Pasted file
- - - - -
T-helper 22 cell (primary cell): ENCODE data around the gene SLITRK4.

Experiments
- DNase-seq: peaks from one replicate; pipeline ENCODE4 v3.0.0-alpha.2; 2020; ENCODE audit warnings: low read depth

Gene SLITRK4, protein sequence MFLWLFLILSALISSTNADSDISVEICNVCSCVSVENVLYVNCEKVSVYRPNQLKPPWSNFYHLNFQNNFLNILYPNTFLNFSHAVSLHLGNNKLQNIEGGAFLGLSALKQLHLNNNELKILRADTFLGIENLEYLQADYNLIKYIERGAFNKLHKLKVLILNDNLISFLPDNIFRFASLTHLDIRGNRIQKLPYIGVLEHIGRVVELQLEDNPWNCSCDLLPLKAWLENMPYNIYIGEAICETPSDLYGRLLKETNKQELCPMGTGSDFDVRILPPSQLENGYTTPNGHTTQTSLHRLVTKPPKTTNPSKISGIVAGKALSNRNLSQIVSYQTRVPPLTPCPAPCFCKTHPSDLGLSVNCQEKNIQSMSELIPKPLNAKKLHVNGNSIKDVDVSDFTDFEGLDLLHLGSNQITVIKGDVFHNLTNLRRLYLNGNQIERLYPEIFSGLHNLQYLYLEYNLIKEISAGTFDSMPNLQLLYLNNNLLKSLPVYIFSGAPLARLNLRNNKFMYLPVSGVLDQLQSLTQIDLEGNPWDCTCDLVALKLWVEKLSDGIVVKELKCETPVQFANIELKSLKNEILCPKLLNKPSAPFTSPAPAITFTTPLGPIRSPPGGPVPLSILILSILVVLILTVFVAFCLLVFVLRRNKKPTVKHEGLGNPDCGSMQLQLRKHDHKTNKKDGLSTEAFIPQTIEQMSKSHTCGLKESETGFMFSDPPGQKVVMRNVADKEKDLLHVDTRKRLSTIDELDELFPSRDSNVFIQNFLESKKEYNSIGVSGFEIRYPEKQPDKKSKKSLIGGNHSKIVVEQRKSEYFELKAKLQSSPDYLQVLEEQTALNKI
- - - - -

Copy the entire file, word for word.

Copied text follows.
T-helper 22 cell (primary cell): ENCODE data around the gene SLITRK4.

Experiments
- DNase-seq: peaks from one replicate; pipeline ENCODE4 v3.0.0-alpha.2; 2020; ENCODE audit warnings: low read depth

Gene SLITRK4, protein sequence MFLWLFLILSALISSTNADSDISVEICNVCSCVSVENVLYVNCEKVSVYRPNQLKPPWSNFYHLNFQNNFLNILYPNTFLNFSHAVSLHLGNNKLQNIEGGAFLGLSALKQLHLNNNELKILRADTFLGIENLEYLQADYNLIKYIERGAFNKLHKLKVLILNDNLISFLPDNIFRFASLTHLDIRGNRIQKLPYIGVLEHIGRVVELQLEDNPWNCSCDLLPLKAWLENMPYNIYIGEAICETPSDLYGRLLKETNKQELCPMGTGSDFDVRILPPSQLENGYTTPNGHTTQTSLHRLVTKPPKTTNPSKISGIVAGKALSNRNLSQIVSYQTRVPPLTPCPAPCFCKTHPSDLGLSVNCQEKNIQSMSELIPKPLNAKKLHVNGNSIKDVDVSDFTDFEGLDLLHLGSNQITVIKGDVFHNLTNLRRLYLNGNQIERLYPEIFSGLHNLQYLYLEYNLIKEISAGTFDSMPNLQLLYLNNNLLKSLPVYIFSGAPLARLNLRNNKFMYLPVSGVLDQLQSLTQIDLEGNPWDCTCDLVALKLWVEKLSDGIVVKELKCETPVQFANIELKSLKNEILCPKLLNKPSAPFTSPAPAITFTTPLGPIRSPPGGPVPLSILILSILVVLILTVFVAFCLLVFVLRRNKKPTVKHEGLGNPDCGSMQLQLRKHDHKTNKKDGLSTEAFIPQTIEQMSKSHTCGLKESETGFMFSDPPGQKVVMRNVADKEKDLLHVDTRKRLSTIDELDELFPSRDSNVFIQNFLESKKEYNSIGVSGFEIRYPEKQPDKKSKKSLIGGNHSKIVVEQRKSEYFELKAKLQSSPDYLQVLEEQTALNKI